February 27, 2019
By Melissa Baer
More than 200 commercial real estate leaders gathered at Connect Houston on Feb. 26 to hear industry experts discuss the city’s market conditions, drivers, trends, opportunities and forecasts.
The afternoon kicked off with a keynote conversation between Connect Media’s president, Daniel Ceniceros, and Larry Heard, president and CEO at Transwestern and continued with four deep-dive sessions highlighting capital placement, downtown development, mixed-use megaprojects and an economic outlook of Houston’s dominant markets: oil, gas, energy and industrial. An awards presentation honoring Connect Media’s Next Generation and Women in Real Estate winners wrapped up the conference.
During his keynote, Heard candidly discussed his early years at the company, remarking on his decision to join the then-smaller firm, and explained how he maneuvered the growth of Transwestern to where it is today. The aggressive economic downturn in the mid-1980s forced Transwestern to change its strategy beyond development.
“Because of the downturn, we knew we needed to react,” he told the Connect Houston audience. “We recognized that the services business was really the way to get knee-deep into the assets.”
The company continued evolving and is now a diversified real estate enterprise with three separate divisions acting as their own companies and consisting of development, commercial services and investment management.
Additionally, Heard is very proud of the culture of the company. “Culture is key at Transwestern,” he said and further explained the importance of fostering an environment that is dynamic and team-oriented. “This is a challenge when your company is growing. You must hire people who value each other as professionals. This is critical.”
The panel “Money Keeps Rolling In: Capital Markets at Work,” was true to its moniker as investors discussed their strategies for capital deployment in Houston. Moderator Steve Pumper, executive managing partner at Transwestern, began the conversation with the declaration that there is definitely transactional volume and activity occurring in Houston and much of it is coming from institutional investors, including those from overseas and high-net-worth individuals.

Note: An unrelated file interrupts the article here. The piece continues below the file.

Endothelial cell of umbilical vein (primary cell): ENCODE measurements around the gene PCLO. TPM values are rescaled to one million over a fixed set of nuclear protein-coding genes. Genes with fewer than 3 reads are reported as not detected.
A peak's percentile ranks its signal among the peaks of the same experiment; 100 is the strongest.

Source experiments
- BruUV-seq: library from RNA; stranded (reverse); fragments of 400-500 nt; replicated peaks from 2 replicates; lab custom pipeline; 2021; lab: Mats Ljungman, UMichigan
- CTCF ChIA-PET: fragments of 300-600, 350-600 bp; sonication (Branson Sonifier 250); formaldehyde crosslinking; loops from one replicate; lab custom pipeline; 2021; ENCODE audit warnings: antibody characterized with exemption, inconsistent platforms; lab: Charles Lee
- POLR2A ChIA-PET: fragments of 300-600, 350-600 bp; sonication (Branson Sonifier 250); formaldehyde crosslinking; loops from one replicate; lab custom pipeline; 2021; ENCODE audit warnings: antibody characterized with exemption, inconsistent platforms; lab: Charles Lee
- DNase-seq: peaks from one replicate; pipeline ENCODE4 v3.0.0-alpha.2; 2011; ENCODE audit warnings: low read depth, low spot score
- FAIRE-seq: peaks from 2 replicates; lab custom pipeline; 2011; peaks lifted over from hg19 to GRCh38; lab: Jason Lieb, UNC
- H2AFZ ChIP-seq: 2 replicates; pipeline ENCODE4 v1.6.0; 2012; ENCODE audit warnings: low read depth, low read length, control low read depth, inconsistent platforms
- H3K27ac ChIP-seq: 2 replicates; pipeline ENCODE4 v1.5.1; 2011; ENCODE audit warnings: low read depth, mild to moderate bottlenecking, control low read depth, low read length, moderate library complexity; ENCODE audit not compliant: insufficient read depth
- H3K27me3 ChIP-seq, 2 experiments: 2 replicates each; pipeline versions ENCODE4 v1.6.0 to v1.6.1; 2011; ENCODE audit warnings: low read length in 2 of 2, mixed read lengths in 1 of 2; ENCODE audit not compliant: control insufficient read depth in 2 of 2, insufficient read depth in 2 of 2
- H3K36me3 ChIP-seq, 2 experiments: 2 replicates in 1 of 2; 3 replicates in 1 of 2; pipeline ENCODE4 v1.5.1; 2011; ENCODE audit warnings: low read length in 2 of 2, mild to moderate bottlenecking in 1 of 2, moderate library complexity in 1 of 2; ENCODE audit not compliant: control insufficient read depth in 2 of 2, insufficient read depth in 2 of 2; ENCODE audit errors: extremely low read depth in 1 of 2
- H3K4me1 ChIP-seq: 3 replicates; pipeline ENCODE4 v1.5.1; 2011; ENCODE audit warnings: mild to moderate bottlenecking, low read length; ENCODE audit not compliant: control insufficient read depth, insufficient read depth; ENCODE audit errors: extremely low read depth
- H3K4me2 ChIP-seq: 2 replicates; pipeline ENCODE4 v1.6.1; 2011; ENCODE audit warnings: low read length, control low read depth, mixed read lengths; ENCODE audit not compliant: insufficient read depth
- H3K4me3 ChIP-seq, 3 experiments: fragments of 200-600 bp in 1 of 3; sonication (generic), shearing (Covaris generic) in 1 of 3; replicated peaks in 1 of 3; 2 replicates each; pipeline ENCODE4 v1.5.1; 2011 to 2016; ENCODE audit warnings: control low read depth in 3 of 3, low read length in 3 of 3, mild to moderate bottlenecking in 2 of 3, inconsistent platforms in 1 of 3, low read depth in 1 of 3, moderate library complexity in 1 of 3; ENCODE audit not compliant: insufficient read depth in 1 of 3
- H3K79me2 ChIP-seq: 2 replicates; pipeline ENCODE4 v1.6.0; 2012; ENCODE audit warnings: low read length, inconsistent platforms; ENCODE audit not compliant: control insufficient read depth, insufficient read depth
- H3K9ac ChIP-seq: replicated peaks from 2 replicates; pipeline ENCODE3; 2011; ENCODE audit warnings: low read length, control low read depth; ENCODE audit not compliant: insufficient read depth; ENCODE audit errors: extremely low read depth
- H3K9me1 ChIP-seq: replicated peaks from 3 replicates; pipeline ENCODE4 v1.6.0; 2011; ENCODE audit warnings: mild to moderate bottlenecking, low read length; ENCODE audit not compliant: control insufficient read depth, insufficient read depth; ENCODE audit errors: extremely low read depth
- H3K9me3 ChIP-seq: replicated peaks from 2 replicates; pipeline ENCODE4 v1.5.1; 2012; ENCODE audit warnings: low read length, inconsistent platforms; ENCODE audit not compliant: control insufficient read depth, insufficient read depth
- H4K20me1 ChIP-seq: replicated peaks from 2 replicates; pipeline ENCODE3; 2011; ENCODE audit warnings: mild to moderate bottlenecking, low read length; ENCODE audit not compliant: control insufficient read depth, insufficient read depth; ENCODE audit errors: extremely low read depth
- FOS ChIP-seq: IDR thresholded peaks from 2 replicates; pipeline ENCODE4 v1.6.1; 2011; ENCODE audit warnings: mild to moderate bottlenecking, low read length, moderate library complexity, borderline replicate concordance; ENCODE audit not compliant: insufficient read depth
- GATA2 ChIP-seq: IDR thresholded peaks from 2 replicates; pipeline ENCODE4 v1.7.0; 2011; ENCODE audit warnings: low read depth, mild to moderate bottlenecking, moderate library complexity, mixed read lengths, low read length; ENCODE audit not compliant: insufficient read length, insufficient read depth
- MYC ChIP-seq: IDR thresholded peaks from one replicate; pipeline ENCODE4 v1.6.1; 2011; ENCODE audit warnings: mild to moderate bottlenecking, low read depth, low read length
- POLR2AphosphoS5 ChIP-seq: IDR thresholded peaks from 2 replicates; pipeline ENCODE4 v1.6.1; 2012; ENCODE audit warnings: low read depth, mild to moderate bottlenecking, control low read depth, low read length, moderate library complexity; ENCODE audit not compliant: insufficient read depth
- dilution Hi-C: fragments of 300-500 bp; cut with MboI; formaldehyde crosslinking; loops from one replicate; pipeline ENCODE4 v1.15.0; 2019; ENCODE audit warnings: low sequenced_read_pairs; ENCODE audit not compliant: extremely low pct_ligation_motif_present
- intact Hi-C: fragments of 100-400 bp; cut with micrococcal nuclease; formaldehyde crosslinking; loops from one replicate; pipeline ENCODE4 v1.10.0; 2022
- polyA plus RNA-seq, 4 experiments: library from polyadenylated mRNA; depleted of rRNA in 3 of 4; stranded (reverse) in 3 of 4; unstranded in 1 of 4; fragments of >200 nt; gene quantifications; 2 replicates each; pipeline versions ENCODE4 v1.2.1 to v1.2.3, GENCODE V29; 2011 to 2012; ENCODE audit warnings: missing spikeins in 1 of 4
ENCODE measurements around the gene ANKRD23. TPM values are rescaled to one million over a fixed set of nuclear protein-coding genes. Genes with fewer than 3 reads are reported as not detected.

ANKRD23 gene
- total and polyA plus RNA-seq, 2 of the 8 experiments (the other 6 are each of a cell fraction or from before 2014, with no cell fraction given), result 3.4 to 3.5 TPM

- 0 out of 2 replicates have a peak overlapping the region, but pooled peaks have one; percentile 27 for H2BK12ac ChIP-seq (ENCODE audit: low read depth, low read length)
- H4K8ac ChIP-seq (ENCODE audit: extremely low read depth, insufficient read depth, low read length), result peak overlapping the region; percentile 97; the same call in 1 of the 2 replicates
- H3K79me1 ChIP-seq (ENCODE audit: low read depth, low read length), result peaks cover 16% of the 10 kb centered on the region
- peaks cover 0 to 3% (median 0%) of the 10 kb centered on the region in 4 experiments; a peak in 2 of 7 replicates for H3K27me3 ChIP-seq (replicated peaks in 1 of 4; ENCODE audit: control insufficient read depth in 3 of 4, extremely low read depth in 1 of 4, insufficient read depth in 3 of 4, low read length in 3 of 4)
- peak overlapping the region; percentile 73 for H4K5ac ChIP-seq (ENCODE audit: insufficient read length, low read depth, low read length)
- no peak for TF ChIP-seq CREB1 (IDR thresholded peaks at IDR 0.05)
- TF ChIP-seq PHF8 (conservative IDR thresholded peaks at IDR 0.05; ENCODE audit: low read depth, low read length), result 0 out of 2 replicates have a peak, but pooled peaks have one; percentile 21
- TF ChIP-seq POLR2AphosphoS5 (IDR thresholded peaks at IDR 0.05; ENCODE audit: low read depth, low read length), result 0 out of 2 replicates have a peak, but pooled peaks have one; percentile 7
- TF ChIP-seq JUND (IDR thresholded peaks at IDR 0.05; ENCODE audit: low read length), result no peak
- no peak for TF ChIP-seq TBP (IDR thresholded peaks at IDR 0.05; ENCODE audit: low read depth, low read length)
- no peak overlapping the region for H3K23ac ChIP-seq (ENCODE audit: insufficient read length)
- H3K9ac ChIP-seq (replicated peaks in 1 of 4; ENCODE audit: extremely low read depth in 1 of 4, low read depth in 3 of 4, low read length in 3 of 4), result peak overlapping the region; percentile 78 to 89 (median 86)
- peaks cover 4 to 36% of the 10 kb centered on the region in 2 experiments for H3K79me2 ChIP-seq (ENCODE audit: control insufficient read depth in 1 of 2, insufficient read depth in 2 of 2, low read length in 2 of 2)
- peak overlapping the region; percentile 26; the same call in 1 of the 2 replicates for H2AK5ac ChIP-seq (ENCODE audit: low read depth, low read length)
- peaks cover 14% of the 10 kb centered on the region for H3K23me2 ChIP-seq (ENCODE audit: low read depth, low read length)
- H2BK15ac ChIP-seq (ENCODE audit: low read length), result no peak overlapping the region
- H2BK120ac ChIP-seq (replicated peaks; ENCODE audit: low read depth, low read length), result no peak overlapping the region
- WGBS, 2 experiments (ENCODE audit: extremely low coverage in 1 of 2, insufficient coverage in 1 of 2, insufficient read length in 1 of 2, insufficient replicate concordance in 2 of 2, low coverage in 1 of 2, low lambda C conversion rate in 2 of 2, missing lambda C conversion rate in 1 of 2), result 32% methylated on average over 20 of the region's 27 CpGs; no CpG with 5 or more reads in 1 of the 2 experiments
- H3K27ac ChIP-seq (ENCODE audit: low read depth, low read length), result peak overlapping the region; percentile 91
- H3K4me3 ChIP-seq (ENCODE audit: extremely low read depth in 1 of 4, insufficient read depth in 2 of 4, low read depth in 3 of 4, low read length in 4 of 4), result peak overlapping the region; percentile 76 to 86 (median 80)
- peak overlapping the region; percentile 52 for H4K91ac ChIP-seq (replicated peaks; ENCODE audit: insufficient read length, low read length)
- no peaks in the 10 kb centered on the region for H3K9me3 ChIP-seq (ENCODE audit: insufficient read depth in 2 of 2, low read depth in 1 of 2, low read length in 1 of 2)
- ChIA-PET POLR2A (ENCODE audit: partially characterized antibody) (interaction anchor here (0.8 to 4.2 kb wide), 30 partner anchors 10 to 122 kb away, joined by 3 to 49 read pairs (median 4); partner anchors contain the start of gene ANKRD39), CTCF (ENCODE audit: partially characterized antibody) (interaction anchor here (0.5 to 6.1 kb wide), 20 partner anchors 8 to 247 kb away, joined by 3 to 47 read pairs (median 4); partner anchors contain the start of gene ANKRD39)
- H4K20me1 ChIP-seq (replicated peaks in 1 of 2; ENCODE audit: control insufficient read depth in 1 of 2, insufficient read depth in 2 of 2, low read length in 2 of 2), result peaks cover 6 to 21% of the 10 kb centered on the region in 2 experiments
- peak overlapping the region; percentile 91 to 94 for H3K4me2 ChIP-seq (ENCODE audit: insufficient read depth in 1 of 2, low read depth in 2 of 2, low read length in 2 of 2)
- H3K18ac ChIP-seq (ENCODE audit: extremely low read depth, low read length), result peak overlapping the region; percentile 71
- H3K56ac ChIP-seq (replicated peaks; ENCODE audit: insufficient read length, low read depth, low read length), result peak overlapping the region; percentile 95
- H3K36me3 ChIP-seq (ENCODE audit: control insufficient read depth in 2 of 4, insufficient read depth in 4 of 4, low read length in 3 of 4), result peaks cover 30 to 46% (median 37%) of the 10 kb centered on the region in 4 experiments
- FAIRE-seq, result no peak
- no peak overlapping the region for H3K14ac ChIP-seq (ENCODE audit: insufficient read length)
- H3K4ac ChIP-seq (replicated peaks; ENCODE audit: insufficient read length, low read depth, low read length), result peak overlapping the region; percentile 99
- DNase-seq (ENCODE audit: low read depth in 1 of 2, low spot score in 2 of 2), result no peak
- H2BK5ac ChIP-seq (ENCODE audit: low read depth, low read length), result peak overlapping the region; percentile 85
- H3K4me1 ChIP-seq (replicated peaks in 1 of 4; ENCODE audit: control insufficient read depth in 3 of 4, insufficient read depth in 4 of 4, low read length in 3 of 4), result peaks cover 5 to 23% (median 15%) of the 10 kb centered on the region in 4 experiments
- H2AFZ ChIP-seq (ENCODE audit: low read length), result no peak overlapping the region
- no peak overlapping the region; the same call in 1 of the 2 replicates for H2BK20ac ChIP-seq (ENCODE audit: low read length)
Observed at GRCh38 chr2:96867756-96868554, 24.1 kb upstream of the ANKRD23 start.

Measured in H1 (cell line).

Carrington Brown, executive director of Investments at USAA Real Estate, concurred, saying he believes in the Houston market long-term and “there’s really no tapping the brakes in Houston.”
Bruce Rutherford, international director at JLL, began the session “Economic Outlook: Converging Forces—Oil, Gas, Energy and Industrials” by stating, “The US economy is the most robust and the most resilient in the world and Houston is benefitting from it.” Rutherford went on to say that Houston is not only the global energy capital but also the global plastics capital. Additionally, Houston’s ports in the Gulf of Mexico have become critically important to world trade and a gateway to international trade for the entire U.S.
A standout in Houston real estate is the aggressive activity in downtown Houston. The “Rebirth & Renewal of Downtown Houston” panel addressed the significant increase in the office market. Moderator Chip Colvill, president and CEO at Colvill Office Properties, attributed this mostly to major law firms and international companies entering the Houston market.
“Capital is very bullish on Houston,” he said, “and there is over $300 million of renovation activity going into downtown that has recently been announced in a number of new developments.”
Concluding the conference was “In The Mix—Multifamily, Mixed-Use and Megaprojects.” All panelists agreed that large, mixed-use developments are still very much in demand. David Hightower, EVP at developer Midway Companies, said Midway wants its clients to enjoy the space where they are working or living. He also believes that amenities, including retail, should be a high priority, adding, “We don’t just build retail; we curate it and we look for retail centers for our developments that complement each other.”
Paul Layne, president—Central region at The Howard Hughes Corporation, said that even in the suburbs, the demand for Live, Work, Play, Walk developments remains at an all-time high. “We own, run and manage our developments, which is more challenging, but we’ve been very successful,” he said. Layne also believes in “doing what they have to do” to create the environment where people want to be.
This Connect Houston recap will be expanded with stories containing deeper dives of each panel in the coming days.
For comments, questions or concerns, please contact Melissa Baer